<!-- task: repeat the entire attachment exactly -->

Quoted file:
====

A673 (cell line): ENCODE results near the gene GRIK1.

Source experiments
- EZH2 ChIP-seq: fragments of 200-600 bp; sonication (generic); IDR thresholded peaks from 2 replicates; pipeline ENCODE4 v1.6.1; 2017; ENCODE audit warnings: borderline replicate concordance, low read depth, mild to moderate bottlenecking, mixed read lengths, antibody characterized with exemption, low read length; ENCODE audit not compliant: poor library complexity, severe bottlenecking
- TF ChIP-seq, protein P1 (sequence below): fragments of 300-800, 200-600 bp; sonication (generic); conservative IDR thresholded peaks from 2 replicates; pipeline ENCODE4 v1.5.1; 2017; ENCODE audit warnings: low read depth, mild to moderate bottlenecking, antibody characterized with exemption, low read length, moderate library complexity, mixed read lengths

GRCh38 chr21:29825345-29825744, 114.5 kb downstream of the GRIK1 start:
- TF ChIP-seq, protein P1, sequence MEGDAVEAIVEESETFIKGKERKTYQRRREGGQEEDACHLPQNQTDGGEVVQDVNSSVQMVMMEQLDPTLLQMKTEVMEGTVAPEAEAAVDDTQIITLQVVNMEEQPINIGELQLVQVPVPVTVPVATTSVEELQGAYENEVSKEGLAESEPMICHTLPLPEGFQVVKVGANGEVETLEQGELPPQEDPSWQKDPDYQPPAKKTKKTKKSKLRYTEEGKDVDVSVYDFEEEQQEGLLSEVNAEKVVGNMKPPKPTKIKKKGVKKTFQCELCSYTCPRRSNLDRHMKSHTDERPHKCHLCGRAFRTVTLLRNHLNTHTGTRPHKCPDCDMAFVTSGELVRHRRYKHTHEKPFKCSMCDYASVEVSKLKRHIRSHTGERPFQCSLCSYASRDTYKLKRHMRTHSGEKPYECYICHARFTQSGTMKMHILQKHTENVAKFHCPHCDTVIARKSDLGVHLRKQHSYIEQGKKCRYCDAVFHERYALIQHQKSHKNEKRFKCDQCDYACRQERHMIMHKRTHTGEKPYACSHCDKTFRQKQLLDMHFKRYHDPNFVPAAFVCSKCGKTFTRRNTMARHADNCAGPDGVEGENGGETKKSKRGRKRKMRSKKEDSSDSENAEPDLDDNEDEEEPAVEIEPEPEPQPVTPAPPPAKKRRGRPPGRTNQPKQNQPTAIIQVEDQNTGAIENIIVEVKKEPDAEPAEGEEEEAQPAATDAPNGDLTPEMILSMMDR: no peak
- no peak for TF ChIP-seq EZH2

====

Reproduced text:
A673 (cell line): ENCODE results near the gene GRIK1.

Source experiments
- EZH2 ChIP-seq: fragments of 200-600 bp; sonication (generic); IDR thresholded peaks from 2 replicates; pipeline ENCODE4 v1.6.1; 2017; ENCODE audit warnings: borderline replicate concordance, low read depth, mild to moderate bottlenecking, mixed read lengths, antibody characterized with exemption, low read length; ENCODE audit not compliant: poor library complexity, severe bottlenecking
- TF ChIP-seq, protein P1 (sequence below): fragments of 300-800, 200-600 bp; sonication (generic); conservative IDR thresholded peaks from 2 replicates; pipeline ENCODE4 v1.5.1; 2017; ENCODE audit warnings: low read depth, mild to moderate bottlenecking, antibody characterized with exemption, low read length, moderate library complexity, mixed read lengths

GRCh38 chr21:29825345-29825744, 114.5 kb downstream of the GRIK1 start:
- TF ChIP-seq, protein P1, sequence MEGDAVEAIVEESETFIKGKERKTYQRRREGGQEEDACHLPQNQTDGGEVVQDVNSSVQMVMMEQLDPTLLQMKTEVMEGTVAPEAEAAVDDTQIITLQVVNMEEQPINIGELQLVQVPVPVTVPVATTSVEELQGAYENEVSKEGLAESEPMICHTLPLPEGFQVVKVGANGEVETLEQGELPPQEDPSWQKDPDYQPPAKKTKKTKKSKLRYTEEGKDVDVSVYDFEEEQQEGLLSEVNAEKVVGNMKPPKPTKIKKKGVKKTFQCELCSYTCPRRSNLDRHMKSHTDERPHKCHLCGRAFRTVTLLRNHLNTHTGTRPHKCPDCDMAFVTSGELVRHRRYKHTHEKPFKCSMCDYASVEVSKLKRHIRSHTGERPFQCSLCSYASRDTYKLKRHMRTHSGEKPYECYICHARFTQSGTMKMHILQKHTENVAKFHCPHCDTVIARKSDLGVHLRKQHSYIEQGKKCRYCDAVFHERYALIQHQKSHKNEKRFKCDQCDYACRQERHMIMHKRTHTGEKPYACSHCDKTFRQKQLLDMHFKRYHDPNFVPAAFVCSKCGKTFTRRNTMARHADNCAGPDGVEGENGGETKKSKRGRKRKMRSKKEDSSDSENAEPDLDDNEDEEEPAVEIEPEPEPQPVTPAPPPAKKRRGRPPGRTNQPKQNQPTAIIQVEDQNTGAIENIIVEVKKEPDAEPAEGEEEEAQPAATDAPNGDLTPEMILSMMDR: no peak
- no peak for TF ChIP-seq EZH2